ECS 100 Stories-It’s What I Love, and I Don’t Care What You Think ~ Self- Story #4

BUZZZ the score clock goes signalling the end of the second period. I am relieved to hear it. I begin to skate slowly from the bench to the door, while pushing pressure into my frozen toes. As I reach the door to exit the ice surface, I think to myself why on earth do we always have to play in the coldest rinks on the coldest days. The rink is an old barn that’s hardly insulated, which is likely the reason its cold. I push my thoughts aside and take the stairs down to the basement where all the dressing rooms are located.

 As I walk through the door, I feel a burning sensation as my skin is exposed to the warmth. I turn quickly out of the line and head for the girls dressing room. I search through my bag looking for my protein bar. In the bottom left corner, I spot it, I grab it fast and head across the hall to the boy’s room to join the rest of the team.  Upon entering the boy’s room, I see everyone is just getting seated, I scan the almost full room for a spot. I spy one and make my way over and plop down.

The coach begins his speech, it’s the usually “if we wouldn’t always sleep through the first, we wouldn’t always have to play catch up in the third.” And so on. Then he leaves the room the music starts up.  As usual it is some rap song, that has the base so loud the words are flushed out. Before I know it, the coach tells us it’s time to hit the ice for the third period. I quickly grab my helmet snap it up and head up the stairs. As I climb the stairs, I can feel the cold breeze sneaking in under the door at the top.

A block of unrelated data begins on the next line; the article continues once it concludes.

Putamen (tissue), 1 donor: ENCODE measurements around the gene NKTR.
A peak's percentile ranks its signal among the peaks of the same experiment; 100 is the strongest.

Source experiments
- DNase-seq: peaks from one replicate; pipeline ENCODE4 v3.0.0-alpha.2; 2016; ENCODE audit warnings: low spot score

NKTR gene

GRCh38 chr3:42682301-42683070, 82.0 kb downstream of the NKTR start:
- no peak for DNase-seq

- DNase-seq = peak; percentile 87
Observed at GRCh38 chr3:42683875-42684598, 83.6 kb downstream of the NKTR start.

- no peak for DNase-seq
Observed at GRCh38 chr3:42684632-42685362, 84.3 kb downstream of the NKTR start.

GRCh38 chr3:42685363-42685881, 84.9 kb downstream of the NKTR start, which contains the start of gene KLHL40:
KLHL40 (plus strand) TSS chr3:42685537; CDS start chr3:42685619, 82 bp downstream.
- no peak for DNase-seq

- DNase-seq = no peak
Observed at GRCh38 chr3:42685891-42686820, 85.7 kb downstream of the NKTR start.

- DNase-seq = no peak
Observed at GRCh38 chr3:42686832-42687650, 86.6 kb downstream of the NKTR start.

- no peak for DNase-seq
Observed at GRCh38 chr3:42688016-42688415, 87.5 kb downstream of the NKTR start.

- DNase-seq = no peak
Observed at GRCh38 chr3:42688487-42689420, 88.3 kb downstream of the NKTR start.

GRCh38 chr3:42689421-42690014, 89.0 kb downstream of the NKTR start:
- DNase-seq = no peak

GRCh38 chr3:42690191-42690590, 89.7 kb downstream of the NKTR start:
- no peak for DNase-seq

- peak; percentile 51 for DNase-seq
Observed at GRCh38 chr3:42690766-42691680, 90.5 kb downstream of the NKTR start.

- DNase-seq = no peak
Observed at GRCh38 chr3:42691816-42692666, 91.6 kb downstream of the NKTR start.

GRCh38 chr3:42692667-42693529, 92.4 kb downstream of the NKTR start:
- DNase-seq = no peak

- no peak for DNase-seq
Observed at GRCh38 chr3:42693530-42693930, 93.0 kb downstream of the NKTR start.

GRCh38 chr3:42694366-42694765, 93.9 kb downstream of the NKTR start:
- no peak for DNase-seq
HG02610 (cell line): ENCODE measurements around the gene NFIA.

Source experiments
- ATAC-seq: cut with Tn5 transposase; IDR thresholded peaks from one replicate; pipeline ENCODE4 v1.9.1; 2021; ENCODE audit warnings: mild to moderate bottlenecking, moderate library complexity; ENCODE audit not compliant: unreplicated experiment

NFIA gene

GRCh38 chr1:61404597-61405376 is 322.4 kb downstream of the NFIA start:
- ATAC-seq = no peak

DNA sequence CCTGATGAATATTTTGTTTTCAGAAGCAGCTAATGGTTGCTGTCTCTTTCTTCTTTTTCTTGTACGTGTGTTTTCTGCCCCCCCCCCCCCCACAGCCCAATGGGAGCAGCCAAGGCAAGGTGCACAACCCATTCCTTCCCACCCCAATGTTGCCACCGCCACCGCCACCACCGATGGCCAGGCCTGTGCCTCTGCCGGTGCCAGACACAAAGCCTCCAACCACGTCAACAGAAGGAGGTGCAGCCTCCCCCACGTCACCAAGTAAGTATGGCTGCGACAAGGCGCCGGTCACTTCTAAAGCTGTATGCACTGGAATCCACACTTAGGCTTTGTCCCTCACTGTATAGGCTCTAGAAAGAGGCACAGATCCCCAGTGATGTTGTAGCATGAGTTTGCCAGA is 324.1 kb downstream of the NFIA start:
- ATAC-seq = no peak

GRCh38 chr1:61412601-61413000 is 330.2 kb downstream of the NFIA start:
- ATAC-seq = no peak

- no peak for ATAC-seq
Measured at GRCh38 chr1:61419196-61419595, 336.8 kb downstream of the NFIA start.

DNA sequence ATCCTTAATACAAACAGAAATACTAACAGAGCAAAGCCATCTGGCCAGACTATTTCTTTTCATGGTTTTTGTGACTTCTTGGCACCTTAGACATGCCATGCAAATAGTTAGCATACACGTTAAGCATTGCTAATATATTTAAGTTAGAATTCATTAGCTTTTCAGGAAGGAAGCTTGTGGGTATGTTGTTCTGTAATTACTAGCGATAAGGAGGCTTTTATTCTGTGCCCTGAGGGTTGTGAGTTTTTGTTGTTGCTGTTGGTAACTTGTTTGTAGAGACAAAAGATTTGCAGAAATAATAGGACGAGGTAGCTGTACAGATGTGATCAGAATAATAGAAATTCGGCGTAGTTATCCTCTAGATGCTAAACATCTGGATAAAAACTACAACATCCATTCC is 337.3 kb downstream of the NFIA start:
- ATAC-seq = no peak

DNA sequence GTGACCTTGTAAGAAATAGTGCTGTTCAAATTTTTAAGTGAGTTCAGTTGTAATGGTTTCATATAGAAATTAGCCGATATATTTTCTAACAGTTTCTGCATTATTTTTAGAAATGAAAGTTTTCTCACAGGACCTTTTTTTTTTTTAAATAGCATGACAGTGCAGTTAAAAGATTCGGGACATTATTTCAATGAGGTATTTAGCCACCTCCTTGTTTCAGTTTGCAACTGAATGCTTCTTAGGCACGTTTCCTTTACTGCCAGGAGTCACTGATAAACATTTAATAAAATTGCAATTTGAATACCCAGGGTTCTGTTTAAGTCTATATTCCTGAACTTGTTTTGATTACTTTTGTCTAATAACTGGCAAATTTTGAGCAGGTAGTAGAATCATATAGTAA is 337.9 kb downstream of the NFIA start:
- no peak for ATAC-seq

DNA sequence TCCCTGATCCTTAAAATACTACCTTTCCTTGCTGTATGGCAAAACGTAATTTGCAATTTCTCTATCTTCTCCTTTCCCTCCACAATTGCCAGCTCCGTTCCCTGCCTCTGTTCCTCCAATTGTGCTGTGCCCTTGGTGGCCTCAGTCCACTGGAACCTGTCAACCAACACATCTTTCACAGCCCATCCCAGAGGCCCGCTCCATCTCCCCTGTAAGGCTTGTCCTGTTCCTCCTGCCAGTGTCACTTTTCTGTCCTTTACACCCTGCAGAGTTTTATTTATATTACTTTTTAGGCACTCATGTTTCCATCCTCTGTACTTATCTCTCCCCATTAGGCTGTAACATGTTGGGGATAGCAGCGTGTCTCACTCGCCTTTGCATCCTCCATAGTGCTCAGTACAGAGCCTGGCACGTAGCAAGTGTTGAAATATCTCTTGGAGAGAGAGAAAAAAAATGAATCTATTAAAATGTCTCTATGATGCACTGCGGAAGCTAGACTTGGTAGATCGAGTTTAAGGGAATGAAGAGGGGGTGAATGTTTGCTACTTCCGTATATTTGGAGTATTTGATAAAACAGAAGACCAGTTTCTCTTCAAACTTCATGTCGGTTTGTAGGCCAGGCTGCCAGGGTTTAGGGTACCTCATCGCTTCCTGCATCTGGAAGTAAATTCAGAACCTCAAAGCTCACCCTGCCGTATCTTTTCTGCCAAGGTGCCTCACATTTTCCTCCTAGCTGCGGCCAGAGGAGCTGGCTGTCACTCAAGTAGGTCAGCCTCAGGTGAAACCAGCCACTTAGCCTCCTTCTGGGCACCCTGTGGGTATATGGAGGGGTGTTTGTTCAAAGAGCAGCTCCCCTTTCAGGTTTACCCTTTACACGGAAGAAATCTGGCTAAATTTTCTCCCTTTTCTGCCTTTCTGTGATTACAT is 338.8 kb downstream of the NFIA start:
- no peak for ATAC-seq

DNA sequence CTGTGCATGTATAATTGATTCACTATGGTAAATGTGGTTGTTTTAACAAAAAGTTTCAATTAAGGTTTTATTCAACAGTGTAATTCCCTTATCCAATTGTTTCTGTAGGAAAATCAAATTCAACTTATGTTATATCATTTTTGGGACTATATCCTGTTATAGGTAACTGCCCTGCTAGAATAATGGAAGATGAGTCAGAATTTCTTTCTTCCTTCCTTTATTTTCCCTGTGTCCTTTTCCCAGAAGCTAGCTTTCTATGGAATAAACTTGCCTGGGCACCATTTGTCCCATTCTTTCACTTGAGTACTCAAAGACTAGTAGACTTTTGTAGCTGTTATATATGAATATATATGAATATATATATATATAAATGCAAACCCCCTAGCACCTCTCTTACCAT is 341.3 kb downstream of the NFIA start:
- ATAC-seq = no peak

The third period fly’s by, a little of them scoring a bit of us scoring and a whole lot of burning lungs due to the cold air. BUZZ the buzzer goes and that game we lost 3-2. I slowly crawl out of the box and head for the net to meet up with my team before shaking hands. I am pulled in for a group hug then everyone disperses and goes to line up at center ice. The single file line goes slow I am near the center. By this point all I can focus on is what kind of warm drink I will order after the game. I am caught off guard by a comment from a boy on the other team. He says, “Don’t you figure skate or something hockey is for boys.” I try my best to think of a snarky remark but by the time I do he is long down the line and it’s too late. I reach the end of the line with his comment still weighing heavy on me, I look around to survey his team looking for girls. In that moment it occurred to me I was the only girl. 

I began to think well maybe he is right not many girls do play peewee hockey by now it’s almost all boys. I quickly push away. My doubts and think, this is the sport I love and I don’t care if it’s meant for boys and can and will play it.

ECS 100 Stories- A Message from The Heart of Paris -Self-Story #3